The Mets are off to a great start. They have increased their playoff odds more than other club since Opening Day. The Mets always had significant potential, and downside — considerable error bars in either direction — given both the club’s talent and injury concerns.
Now a couple turns through the rotation, the Mets’ starters have generally pitched well and remain healthy. Michael Conforto, meanwhile, has made a remarkable return from his shoulder injury. The Mets are being rewarded early for electing to bolster this talented, but highly volatile, core with the signings of Jay Bruce, Todd Frazier, and Anthony Swarzak.
But the Mets could also be better.
This week, the club sent down their second-best hitter (217 wRC+) and position player to date (0.3) in Brandon Nimmo, ostensibly because there was no place to put him following the return of Conforto. The Mets have Yoenis Cespedes in left, Bruce in right, and a resurgent Adrian Gonzalez at first base. The Mets also have a quality reserve outfield option in Juan Lagares. Nimmo is blocked. But let’s hope he’s not sequestered in Las Vegas for too long. The Mets have sidelined one of the more intriguing players in the game.
Our former compatriot Eno Sarris wondered about what Nimmo could become back in January.
Nimmo’s plate discipline is a pretty interesting place to start. I’m going to share again the list of comps Eno created:
|Player||Results||Exit Velo||Launch Angle||Pull%||Z-Swing||O-Swing||Z-O Swing|
|Steven Souza Jr.||347||88.1||11.0||46.8%||70.8%||24.4%||46.4%|
|Hyun Soo Kim||168||88.1||9.1||33.9%||65.4%||20.8%||44.6%|
That’s a pretty fascinating list.
And while we most acknowledge the small-sample nature of everything that has occurred to date, Nimmo had only refined that batting eye during his brief stay in Queens.
While it’s a very small sample, it also represents a continuation from last year of his rare capacity to discern balls from strikes.
During Nimmo’s week with the Mets, he also swung and missed at just just one pitch.
That’s good for a 94.7% contact rate. While Nimmo had a bit of a strikeout issue last season (27.5%), it wasn’t from a lack of contact ability: he whiffed on just 7.9% of his swing attempts. The strikeouts were a product, rather, of working deep into counts and perhaps excessive passivity on occasion. He had the 31st-lowest zone-swing rate last season. He could stand to attack more pitches in the zone. A Community Blog post by contributor mojohill in January made the case for Nimmo to be the Mets’ regular leadoff hitter.
The following is what Nimmo’s work against all out-of-zone pitches looks like visually in 2018:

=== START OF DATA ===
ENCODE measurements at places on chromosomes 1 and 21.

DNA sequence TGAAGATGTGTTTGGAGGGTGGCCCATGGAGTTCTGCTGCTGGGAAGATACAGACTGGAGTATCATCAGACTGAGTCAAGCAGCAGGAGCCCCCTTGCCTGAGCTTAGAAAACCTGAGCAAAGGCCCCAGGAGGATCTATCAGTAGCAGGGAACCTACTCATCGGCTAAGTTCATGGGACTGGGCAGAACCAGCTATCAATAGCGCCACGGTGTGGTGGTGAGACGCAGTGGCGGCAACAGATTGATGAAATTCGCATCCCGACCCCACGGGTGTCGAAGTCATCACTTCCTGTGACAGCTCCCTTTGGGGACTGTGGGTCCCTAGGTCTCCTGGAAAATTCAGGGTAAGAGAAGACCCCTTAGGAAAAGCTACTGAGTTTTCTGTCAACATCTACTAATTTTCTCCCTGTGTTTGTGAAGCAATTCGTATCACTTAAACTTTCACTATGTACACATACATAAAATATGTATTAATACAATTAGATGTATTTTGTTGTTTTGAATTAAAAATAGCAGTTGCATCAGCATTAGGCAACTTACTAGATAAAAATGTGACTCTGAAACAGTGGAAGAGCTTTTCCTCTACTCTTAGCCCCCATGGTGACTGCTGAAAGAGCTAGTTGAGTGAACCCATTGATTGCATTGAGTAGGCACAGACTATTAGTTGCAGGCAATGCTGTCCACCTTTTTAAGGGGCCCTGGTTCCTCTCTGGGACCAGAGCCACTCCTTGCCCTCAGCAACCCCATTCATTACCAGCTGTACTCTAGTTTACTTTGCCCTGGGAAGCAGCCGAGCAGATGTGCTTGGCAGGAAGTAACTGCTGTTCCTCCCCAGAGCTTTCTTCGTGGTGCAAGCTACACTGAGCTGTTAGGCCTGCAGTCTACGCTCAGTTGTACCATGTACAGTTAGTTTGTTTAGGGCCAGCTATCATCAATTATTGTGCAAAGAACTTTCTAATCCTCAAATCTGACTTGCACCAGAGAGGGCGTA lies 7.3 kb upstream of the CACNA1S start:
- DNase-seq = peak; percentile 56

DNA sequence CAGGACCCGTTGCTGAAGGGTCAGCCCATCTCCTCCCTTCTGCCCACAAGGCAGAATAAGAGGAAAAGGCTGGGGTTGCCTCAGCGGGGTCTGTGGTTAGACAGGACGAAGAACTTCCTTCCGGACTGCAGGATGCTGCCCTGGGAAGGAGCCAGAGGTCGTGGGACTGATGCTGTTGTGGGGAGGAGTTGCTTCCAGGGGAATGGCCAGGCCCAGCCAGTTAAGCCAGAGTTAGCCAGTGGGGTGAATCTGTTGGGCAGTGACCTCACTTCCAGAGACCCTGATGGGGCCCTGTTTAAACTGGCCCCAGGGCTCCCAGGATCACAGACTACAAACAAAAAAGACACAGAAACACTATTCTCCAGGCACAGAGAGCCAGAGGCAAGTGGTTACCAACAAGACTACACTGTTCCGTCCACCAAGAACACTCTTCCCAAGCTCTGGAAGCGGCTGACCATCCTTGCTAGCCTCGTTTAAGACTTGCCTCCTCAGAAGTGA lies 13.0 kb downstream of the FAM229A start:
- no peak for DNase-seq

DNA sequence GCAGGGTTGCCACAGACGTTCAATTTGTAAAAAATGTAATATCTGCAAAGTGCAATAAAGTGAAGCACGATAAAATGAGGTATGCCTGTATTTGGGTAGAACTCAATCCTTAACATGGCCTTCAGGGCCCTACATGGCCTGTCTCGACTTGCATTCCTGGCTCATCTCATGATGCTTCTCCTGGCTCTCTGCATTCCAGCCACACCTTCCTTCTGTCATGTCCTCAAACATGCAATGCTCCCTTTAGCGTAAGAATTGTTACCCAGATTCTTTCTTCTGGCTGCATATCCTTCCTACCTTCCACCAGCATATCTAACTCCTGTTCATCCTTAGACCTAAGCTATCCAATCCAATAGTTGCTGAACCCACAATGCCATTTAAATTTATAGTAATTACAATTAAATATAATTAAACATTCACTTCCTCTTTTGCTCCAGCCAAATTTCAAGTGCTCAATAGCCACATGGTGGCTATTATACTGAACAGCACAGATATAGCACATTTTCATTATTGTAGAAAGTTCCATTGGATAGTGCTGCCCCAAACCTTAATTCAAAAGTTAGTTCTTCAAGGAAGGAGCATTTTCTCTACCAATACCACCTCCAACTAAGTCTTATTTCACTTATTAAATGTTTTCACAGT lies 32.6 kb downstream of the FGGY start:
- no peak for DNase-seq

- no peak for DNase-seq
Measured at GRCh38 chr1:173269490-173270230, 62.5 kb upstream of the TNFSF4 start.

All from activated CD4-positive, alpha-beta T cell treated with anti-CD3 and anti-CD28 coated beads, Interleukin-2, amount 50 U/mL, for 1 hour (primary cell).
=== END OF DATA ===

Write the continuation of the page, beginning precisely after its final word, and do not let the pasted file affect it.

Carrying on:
And all pitches he’s faced since last July 1:
Just for kicks, here’s Joey Votto’s zone discipline since July 1, 2017:
Votto has the most discerning eye in the game.
And for a contrasting example, here’s the free-swinging Javier Baez:
While Nimmo didn’t barrel a ton of pitches last season, he ranks second in expected wOBA (.589) for the first 15 balls he put in play in 2018. Really small sample, of course, but he has begun to reduce to his ground-ball rate. For his minor-league career, Nimmo’s ground-ball rate was well over 50%, but he reduced it to 42.9% last season and was again hitting more air balls than ground balls early this season. Nimmo might be gradually improving his quality of contact.
If he can couple better batted-ball quality with what appears to be a truly elite batting eye, the Mets really have something. And while he might not have all the tools of a prototypical center fielder, that’s become less important in 2018. Consider: opportunities have declined more in center field than any other position over the last decade. Defensive chances in center declined from 2007 to 2017 by 27%.
Moreover, the Mets are one of four staffs averaging 10 strikeouts per nine and are fourth in baseball with a 28.2% strikeout percentage. So, the Mets can probably get away with squeezing in more offense to their lineup more than most clubs. It means Lagares and his career 84 wRC+ is best served in a defensive-replacement, fourth-outfielder role.
Either player, Nimmo or Conforto, would likely provide a defensive upgrade over Bruce in a corner and Bruce could move to first base. While he has just 117 innings of major-league experience, Bruce has said he is comfortable there, noting that he played the position often as an amateur.
Who is really blocking Nimmo? Gonzalez, who supplanted Dominic Smith, and to whom the Mets only owe $545,000 this season? So long as Gonzalez hits, and the outfield is healthy, Nimmo might be stuck in Triple-A. But for how long with Gonzalez hit? He was a below-replacement-level player last season and depth charts project him for a 99 wRC+ going forward in his age-35 season. Moreover, Gonzalez’s defense has declined, and he now rates as a below-average defender at first by DRS.
How much do the Mets believe in Gonzalez?
Even if the outfield remains healthy and Gonzalez is holding his own, there is a case to be made for finding a spot for Nimmo. Like a year ago with Conforto, the Mets are blocking one of their best hitters and taking away major-league plate appearances from a developing player.
While most clubs would prefer a young player receive everyday reps to a bench role, there’s also case to be made for using Nimmo as a fourth outfielder and rotating him in to keep Cespedes and Bruce fresh, and reduce the workload on Conforto coming back from injury. The problem is Lagares — who remains a useful player — has a guaranteed deal.
We’ll probably see Nimmo again, soon. Twenty-five man rosters rarely enjoy complete health. But there’s an argument to be made be he should never have been the odd man out. The Mets’ fast start makes them a very real postseason contender, and Nimmo is one of their best 25 options, and he’s quite possibly one of their best 15 major-league-caliber assets. Maybe he’s something even more.